But at the same meeting, one of those senators, Emmett W. Hanger Jr. (Augusta) indicated that he might support Medicaid expansion if the House plan is reshaped.
Hanger told House Republicans that if Gov. Ralph Northam (D) worked with him to modify it to his liking, he would provide a crucial vote.
That sent shock waves through the caucus because if the governor proposes Medicaid expansion as an amendment to the state budget, all that would be needed for passage is one Republican in the Senate — Hanger — to join all the Democrats in voting for it.
Hanger predicted that if the proposal is revamped — he wants to scrap the tax on hospitals and beef up work requirements for Medicaid recipients — other Senate Republicans will follow.
“Really, I don’t intend to be the only one,” Hanger recalled telling them. “There will be others that will go along with me.”
Hanger’s comments greatly frustrated Norment, who had hoped to present a united, anti-Medicaid front that would convince the House to give up on expansion in state budget negotiations.
Instead, both sides remain dug in, and legislators have given up trying to pass a two-year budget before Saturday, when the session is supposed to conclude. They need a spending plan in place by the start of the new fiscal year July 1 to avoid a government shutdown.
Lawmakers face several choices if they can’t approve a budget by Saturday. They can vote to extend the current session, they can resolve to call a special session, or they can wait for the governor to call them back into session to finish the budget.
In a sign of just how high tensions were running, the Senate passed a resolution asking Northam to call a special session, but the House refused to take it up. The House passed one of its own, which the Senate likewise snubbed. Unless one side relents before adjourning Saturday, the resolutions will die, leaving it to Northam to call the special session.
Norment capped off Friday with a fiery floor speech that took aim at House Speaker M. Kirkland Cox (R-Colonial Heights), who backed Medicaid expansion after his party nearly lost control of the House in November elections. Norment noted that just 19 of 51 House Republicans joined Democrats to vote for a budget that included expansion and Cox was the only member of the GOP leadership on board.
“If I . . . was out on a position by myself and my entire leadership team was the other way on that same position, I would resign,” Norment said. “It would be an unequivocal demonstration that I was not providing the leadership that was consistent with the majority of where my caucus wanted to go. All but one of the leadership team voted against. I won’t say that is a reflection of a meltdown, but it is certainly a reflection that there is a modest chaos going [on] down the hall.”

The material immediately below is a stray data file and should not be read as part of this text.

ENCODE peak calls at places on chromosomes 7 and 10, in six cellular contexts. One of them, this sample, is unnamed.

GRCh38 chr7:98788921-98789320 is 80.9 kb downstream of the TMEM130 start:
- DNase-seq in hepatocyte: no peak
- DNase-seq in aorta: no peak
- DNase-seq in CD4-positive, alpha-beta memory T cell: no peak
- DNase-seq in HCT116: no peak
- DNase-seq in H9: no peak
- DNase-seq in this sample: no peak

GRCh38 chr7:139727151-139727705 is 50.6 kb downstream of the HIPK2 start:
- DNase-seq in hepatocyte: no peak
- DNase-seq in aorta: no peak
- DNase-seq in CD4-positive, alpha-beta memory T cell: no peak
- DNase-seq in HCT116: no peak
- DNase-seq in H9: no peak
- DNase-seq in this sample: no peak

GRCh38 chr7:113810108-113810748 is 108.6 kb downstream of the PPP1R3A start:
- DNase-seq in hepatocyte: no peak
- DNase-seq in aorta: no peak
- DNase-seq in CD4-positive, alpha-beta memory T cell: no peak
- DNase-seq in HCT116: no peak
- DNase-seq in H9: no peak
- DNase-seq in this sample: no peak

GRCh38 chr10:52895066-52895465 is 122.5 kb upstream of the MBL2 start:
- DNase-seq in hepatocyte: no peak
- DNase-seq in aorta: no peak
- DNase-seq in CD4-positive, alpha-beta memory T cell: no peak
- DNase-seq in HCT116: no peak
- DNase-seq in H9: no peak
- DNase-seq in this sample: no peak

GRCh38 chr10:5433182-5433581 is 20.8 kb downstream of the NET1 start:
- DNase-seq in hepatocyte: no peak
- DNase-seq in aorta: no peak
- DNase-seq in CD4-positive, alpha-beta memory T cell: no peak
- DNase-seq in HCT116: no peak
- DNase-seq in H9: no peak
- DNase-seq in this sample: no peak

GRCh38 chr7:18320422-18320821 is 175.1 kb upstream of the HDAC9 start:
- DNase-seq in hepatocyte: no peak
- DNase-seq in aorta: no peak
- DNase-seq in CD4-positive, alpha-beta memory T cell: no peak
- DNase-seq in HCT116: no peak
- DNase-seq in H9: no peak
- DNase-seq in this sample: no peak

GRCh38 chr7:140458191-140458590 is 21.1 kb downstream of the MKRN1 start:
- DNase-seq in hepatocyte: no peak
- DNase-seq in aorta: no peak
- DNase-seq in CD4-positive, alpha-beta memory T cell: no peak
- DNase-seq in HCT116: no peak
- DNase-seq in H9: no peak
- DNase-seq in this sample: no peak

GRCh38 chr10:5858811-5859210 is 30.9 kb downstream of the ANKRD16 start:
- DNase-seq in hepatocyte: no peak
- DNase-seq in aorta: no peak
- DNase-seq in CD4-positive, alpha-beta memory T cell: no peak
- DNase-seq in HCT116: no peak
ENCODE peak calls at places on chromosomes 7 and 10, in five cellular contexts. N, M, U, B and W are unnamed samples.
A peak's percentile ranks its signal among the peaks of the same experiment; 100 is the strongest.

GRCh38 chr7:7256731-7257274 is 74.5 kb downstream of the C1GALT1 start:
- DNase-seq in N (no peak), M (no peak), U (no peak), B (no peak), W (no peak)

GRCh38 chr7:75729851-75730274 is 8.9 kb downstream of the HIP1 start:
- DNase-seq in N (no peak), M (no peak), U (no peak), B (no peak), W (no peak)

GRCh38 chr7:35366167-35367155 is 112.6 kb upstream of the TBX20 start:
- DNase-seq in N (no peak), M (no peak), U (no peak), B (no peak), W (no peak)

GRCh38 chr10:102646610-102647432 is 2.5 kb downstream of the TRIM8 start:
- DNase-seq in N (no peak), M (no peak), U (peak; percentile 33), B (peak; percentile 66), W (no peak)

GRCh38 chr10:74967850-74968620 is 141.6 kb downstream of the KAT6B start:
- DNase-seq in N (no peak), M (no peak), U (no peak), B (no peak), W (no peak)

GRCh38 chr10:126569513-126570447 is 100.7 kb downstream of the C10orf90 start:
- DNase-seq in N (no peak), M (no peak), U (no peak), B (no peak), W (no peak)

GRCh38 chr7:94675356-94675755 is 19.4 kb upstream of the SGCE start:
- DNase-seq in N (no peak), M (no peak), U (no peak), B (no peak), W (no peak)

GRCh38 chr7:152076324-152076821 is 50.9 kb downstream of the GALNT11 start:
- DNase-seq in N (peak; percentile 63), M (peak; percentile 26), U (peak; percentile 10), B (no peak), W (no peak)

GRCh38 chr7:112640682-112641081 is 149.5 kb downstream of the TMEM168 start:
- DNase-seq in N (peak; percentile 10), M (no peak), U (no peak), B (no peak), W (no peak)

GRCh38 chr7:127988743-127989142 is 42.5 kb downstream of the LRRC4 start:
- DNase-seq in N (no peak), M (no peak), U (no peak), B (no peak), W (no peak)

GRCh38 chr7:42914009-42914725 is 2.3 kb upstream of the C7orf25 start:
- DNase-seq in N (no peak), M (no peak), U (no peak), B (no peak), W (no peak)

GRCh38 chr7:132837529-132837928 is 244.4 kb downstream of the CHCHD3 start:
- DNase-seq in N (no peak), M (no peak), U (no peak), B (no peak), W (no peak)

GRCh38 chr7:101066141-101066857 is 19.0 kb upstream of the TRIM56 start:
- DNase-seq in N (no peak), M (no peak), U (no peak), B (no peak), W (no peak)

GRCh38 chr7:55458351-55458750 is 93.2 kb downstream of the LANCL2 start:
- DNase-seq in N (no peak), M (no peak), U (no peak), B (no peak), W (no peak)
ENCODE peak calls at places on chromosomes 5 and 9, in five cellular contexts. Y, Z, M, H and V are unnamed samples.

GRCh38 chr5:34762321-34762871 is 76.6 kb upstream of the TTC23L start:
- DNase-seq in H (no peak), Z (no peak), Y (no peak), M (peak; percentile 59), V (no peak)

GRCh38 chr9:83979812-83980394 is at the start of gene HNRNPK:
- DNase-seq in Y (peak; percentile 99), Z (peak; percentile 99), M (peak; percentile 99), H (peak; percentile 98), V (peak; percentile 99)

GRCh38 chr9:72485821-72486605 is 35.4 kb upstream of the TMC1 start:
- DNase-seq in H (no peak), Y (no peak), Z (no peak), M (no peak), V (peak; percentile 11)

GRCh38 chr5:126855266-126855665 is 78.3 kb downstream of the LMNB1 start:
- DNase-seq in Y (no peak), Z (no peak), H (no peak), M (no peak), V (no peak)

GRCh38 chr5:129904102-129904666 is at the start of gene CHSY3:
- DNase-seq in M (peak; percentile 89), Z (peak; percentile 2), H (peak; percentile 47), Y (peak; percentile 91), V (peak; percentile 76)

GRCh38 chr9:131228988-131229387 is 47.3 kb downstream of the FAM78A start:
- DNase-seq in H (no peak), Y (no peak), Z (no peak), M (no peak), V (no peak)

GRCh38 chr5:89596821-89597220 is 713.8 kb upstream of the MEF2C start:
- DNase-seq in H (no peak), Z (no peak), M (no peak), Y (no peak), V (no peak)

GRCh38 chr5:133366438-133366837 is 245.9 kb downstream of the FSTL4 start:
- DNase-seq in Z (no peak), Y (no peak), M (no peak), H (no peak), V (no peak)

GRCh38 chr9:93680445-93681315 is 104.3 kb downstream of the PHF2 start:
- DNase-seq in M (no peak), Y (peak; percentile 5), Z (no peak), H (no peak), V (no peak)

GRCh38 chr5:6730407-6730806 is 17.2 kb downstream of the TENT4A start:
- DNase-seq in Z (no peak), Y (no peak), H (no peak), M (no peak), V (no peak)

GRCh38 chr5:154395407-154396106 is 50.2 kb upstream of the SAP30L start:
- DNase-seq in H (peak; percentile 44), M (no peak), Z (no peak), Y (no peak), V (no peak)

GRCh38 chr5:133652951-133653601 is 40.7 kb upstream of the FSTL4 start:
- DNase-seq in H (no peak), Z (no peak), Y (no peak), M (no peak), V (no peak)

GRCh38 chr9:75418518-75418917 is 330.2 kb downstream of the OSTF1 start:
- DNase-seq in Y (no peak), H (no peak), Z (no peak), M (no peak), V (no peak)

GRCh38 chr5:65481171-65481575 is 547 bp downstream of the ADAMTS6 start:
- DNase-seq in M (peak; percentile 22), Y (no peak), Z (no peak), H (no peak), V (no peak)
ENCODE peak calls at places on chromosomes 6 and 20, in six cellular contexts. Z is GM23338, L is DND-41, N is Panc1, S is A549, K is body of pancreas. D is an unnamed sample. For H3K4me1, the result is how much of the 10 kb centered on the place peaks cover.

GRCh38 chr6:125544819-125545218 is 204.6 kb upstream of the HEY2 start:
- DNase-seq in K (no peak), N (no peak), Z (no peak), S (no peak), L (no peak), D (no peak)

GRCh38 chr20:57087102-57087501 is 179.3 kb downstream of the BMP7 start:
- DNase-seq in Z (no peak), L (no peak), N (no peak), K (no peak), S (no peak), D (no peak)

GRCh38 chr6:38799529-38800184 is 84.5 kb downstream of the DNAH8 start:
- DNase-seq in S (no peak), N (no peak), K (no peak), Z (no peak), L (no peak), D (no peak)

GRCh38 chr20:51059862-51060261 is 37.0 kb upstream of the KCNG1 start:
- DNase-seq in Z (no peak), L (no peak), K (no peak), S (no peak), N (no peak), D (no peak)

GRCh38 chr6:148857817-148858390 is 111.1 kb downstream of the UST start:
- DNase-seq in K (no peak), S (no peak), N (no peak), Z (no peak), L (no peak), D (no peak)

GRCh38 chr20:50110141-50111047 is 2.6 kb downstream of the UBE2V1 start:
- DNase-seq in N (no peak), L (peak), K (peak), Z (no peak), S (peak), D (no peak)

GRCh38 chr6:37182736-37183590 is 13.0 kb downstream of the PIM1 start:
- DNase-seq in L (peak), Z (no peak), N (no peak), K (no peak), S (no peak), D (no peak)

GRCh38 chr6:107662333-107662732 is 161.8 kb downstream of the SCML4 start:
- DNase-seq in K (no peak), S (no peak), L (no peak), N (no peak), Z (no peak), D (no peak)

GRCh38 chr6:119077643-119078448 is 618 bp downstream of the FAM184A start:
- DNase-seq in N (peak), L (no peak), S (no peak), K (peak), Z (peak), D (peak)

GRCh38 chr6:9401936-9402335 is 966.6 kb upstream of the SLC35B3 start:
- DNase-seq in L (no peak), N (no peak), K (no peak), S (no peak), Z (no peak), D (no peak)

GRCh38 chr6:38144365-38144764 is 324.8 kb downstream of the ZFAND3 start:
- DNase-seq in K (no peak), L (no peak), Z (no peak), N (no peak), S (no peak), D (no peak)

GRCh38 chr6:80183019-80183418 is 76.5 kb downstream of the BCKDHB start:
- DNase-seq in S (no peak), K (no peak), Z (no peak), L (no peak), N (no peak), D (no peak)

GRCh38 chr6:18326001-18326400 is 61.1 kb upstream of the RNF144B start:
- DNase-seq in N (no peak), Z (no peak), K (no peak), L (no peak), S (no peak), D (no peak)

Cox spokesman Parker Slaybaugh declined to comment on Norment’s remarks.
“Speaker Cox is not interested in a back and forth,” Slaybaugh said, adding that the speaker “believes a few weeks away from Richmond will give us the opportunity to bring a fresh discussion on the next steps.”
Even some Democrats expressed shock.
“This is a time that we all need to work together,” said Sen. Adam Ebbin (D-Alexandria). “I don’t think it would be at all conducive to imply that the speaker, the new speaker, should resign.”
Norment said later that he was not saying Cox should step down, only that he would do so were he in that position.
Northam won office last year on a promise to expand the federal-state health-care program to as many as 400,000 uninsured Virginians. Republicans in the House and Senate blocked expansion for four years under Northam’s predecessor, Terry McAuliffe (D), saying the federal government would not make good on its promise to pick up most of the $2 billion-a-year tab.
Opposition in the House softened after Democrats picked up 15 seats in an anti-Trump wave, but there has been no visible shift in the Senate, where Republicans have dismissed the work requirement in the House plan as an “aspirational work suggestion.”
As tension over the budget impasse mounted this week, rumors swirled that various Republican senators were about to flip. Perhaps a senator from a rural area, where hospitals are in desperate need of a boost. Or a suburban swing-district Republican, who next year faces voters who helped Northam win handily. Or a transactional type who might be willing to cut a deal.
But at least so far, only Hanger has publicly acknowledged that he is open to some form of expansion.
That’s one reason why House Republicans asked to hear from Hanger. They also wanted to hear from Sen. Ben Chafin (R-Russell), who represents a rural district and is close to Del. Terry Kilgore (R-Scott), who has touted expansion as a means of helping the struggling southwest corner of the state.
Chafin declined to say what he told the group because caucus meetings are typically private, but he said he remains “steadfast” in his opposition to expansion.
“I don’t think it’s sustainable,” he said. “I think the ACA [Affordable Care Act] is falling apart. I think if there was ever a time not to expand Medicaid, it’s now.”